What is success?
The answer to that question is hard to present. Success means different things to different people. Some merely want to put groceries on the table and survive until tomorrow. Others want to keep up with the Joneses. Your friend strives for a luxury vehicle, a penthouse in the middle of the city and the latest consumer goods. Your cousin, meanwhile, is perfectly happy freelancing and travelling the world. The subjectivity is why it is impossible to proffer an objective response to ‘how do you define success?’.
Everyone has their own idea and definition of what success is. A job title, a swelling bank account, a hobby turned into a career – you do you, as the hip kids say these days on The Facebook.
That said, just because there isn’t a CliffsNotes page, an emoji or a 140-character tweet for succeeding, it doesn’t necessarily mean that you should shrug your shoulders and concede defeat. It is important for all of us to travel down that road because then perhaps we can finally discover meaning, something that has seemed like a foreign concept to millions of young people worldwide struggling to advance their careers or establish that small business.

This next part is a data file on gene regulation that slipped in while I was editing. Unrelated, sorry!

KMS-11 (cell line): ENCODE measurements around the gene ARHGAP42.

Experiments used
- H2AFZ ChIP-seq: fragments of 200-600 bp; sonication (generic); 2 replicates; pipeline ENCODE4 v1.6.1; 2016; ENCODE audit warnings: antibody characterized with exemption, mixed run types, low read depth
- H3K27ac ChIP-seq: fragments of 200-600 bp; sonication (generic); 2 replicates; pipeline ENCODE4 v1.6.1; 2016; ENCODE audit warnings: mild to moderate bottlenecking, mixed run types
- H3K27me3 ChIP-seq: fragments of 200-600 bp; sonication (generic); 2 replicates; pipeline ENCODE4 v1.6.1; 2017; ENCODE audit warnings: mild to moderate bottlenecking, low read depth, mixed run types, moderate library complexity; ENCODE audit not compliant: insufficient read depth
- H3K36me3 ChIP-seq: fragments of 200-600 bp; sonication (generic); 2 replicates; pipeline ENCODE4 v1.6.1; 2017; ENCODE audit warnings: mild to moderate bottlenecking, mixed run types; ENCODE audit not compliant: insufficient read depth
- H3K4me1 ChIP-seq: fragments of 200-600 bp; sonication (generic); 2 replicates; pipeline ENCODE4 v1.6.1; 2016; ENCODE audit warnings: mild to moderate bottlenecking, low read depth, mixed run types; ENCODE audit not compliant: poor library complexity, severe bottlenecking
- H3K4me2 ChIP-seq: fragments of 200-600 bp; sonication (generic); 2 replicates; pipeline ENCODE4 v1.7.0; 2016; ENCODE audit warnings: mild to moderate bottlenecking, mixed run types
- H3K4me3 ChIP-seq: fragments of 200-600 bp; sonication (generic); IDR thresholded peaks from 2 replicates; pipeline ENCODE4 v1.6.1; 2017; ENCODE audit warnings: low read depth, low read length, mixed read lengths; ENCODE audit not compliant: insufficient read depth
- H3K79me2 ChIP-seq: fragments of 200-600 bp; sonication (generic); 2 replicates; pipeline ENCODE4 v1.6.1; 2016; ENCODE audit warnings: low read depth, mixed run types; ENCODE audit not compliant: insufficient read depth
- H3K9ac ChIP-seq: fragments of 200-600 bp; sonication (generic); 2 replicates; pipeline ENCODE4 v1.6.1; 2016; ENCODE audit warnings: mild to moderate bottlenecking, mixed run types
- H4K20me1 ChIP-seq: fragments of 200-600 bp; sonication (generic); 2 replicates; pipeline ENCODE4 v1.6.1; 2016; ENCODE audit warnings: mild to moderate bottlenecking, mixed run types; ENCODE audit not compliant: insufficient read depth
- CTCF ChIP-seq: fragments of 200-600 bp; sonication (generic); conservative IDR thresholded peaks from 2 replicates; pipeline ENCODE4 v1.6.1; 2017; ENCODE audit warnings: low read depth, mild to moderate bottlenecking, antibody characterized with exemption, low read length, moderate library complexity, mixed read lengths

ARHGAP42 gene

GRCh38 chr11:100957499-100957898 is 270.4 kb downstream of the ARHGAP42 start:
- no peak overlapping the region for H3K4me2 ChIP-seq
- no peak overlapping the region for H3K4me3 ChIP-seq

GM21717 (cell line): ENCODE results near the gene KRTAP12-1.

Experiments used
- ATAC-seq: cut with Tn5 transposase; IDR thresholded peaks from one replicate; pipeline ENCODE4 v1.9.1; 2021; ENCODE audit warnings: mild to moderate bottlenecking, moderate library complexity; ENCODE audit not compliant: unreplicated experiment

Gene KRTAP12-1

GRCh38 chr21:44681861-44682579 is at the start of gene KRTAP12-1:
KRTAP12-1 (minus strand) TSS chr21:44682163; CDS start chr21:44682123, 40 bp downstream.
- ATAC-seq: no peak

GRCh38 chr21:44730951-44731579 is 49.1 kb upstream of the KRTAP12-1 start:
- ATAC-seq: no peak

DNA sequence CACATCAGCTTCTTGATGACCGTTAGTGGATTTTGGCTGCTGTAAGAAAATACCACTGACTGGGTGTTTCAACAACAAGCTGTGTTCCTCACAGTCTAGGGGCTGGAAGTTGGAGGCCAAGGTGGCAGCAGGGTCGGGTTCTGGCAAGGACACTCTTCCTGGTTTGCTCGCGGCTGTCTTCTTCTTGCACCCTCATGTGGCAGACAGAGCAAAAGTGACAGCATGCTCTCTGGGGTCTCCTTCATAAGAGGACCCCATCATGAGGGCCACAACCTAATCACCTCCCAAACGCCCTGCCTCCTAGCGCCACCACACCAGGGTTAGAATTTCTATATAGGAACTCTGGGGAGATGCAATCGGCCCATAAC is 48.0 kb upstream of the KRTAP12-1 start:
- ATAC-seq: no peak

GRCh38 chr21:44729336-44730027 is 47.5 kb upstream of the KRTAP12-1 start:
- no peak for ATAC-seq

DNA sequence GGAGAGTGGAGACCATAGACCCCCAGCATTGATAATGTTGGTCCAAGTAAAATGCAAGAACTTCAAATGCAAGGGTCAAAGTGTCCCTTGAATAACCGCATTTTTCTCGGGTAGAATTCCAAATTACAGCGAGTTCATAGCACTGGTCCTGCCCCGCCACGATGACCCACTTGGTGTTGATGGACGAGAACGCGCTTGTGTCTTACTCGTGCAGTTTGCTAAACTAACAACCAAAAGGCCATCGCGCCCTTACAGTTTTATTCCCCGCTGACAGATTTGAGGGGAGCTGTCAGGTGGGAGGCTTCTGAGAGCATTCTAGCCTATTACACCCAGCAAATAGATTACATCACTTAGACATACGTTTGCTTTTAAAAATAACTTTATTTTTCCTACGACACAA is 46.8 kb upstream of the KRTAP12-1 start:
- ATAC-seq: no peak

Let’s first discuss why it is important to define career success.
Why Define Success?
You may think it is superfluous to spend a few minutes of your day trying to define success. But it isn’t. Do you know why? Because what you think is achievement, victory and meaning is now your measuring stick of how you perform in your career.
A common problem for the modern-day professional is that they treat every day as a routine. If you go through life this way, then it can be impossible to attain your goals because you’re unwilling to take those extra steps that can make you stand out from the crowd or take a chance on a private venture.